We have put a real focus on our restaurants in the last couple of years, taking all garden centre restaurants under our control. Our garden centre restaurants are a key part of our business model and a real emphasis on transforming this side of the business in the last couple of years. We recognise that our restaurants are a destination in themselves, giving our customers another reason to visit and spend time with us.
One of the first steps in our transformation has been taking on a Head of Restaurants and Development Chef in early 2016, plus recruiting top calibre restaurant managers at each centre.
We have invested significantly into the look and feel of our restaurants, including a complete interior redesign at Newbury.
The emphasis with our food offering is ‘freshness’. We have seasonal menu changes and have increased the amount of ‘homemade’ products we offer.
The proof, as they say, is in the pudding. In two years, our restaurant business has grown 45%, including 20% growth in average spend.
Our concession partners continue to be important and we have added a number of complementary concessions. At our Eastbourne centre, for example, we completed a major expansion project in September 2017 that included five new concession partners.
Experiences are extremely important for retail at the moment and we have reinvigorated and expanded our annual events calendar. Alongside classes for the novice to expert gardener we also offer fun, hands-on seasonal workshops, like our wreath-making sessions at Christmas and have introduced cooking classes led by our Development Chef.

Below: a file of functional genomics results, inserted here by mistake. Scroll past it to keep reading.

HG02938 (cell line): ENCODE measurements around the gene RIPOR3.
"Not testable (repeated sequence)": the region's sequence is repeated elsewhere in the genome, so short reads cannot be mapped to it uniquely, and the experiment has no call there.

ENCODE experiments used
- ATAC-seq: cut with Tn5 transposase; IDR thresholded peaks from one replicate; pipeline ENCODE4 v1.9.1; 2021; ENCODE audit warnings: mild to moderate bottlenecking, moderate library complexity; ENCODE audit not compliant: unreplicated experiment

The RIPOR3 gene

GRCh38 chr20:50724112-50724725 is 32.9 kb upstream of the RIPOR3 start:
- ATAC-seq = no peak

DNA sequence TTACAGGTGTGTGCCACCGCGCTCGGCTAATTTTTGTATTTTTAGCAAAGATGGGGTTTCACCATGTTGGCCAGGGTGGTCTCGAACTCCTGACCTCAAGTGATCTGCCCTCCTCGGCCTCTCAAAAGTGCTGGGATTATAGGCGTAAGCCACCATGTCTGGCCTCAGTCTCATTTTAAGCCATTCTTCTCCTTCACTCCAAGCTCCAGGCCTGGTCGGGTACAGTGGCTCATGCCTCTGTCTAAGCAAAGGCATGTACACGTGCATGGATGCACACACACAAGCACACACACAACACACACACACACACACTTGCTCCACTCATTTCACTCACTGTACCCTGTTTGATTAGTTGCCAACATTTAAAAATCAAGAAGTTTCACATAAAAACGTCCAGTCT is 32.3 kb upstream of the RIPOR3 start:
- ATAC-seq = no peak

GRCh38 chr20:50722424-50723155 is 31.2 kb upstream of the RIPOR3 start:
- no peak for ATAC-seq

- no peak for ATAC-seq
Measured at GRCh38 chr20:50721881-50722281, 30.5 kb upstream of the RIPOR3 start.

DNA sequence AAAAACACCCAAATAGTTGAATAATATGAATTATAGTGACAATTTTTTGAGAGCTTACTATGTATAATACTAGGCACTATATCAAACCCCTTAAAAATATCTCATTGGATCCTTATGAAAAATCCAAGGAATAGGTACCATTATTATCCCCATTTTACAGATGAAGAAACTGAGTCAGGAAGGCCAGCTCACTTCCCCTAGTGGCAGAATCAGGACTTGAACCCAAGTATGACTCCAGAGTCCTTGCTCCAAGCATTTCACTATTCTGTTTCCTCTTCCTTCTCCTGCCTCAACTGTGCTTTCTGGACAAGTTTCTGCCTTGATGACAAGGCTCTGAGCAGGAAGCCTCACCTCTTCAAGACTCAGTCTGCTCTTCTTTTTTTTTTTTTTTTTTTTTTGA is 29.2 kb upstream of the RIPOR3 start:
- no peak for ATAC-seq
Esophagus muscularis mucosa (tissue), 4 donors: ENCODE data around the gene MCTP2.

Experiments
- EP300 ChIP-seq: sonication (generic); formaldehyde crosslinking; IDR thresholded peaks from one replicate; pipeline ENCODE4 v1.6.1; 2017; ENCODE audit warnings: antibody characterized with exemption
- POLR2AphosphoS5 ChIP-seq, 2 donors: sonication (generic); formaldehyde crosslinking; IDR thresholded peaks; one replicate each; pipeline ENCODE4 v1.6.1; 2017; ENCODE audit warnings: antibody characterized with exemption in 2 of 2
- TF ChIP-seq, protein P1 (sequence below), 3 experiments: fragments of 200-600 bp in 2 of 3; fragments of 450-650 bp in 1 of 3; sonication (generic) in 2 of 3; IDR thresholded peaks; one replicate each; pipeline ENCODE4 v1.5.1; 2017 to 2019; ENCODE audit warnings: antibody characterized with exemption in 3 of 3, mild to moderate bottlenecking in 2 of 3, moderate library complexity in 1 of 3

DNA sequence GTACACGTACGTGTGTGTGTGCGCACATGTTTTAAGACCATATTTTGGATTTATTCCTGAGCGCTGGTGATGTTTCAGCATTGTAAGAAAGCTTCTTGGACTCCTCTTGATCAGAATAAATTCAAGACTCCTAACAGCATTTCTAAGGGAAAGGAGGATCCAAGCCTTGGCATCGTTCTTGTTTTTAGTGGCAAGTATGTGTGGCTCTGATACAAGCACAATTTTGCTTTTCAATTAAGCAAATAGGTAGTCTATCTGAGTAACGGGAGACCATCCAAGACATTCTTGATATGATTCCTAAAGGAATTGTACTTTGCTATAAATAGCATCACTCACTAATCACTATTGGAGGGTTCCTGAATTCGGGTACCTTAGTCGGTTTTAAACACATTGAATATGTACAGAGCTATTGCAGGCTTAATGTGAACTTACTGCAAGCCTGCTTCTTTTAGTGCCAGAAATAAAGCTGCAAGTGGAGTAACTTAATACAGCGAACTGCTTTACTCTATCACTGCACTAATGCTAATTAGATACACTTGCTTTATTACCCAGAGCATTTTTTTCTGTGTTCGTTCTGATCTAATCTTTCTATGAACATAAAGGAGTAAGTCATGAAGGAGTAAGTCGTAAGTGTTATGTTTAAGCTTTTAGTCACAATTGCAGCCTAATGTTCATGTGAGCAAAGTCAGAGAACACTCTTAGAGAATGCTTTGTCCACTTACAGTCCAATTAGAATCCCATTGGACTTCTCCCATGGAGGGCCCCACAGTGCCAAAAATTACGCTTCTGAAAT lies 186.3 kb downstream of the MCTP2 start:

Online is absolutely a key part of the business. We don’t currently sell online, as it’s essential the logistics behind this is spot on before we do. But our website is one of the key ways we share information with customers old and new about our offers and what’s on as well as a place to provide inspiration and share gardening expertise.
Quality and value for money are always our top priorities when sourcing new products. We look for something that is different, but it needs to be a genuinely useful innovation and not just a gimmick.
Who we work with is also critical. We look to create partnerships with companies who have a similar ethos to us, so we can work together towards a common goal.
Despite diversification into different category areas, nursery stock remains our most important category for volume sales.
Over the next 12 months, I am excited that we will introduce a range of bigger plants for instant impact, including trees sourced from our own Hillier Trees nursery. We are the UK’s biggest grower of trees. Bringing that range to the retail market, having mainly just offered it to trade customers historically, is a very exciting opportunity.
Brexit and biosecurity
The two biggest topics that are going to keep affecting garden centre business in the future are Brexit and biosecurity. My view is that these both connect to the importance of growing locally. It’s very likely, for example, that our use of imported plants from Mediterranean countries will reduce as biosecurity threats continue to rise.
For Hillier, our focus is going to be on our home-grown stock. I have a goal for both our nursery and garden centre team that, ultimately, all our plant stock should be home-grown. This is not an overnight job, but it represents a huge opportunity right now for the UK industry.
For more information on Hillier, see hillier.co.uk.